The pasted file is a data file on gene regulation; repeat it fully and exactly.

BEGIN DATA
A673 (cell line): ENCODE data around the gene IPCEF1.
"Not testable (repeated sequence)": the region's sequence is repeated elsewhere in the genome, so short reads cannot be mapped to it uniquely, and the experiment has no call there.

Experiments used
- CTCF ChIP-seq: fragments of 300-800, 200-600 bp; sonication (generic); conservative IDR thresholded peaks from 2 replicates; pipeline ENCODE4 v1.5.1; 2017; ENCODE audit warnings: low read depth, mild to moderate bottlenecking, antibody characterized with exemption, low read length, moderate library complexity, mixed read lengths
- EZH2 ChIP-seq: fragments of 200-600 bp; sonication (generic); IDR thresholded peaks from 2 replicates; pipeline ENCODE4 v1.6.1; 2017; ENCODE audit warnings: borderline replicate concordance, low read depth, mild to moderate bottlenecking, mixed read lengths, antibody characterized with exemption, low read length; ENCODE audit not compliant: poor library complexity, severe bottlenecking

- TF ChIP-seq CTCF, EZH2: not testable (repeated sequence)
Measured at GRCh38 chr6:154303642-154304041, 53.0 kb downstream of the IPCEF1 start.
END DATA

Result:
A673 (cell line): ENCODE data around the gene IPCEF1.
"Not testable (repeated sequence)": the region's sequence is repeated elsewhere in the genome, so short reads cannot be mapped to it uniquely, and the experiment has no call there.

Experiments used
- CTCF ChIP-seq: fragments of 300-800, 200-600 bp; sonication (generic); conservative IDR thresholded peaks from 2 replicates; pipeline ENCODE4 v1.5.1; 2017; ENCODE audit warnings: low read depth, mild to moderate bottlenecking, antibody characterized with exemption, low read length, moderate library complexity, mixed read lengths
- EZH2 ChIP-seq: fragments of 200-600 bp; sonication (generic); IDR thresholded peaks from 2 replicates; pipeline ENCODE4 v1.6.1; 2017; ENCODE audit warnings: borderline replicate concordance, low read depth, mild to moderate bottlenecking, mixed read lengths, antibody characterized with exemption, low read length; ENCODE audit not compliant: poor library complexity, severe bottlenecking

- TF ChIP-seq CTCF, EZH2: not testable (repeated sequence)
Measured at GRCh38 chr6:154303642-154304041, 53.0 kb downstream of the IPCEF1 start.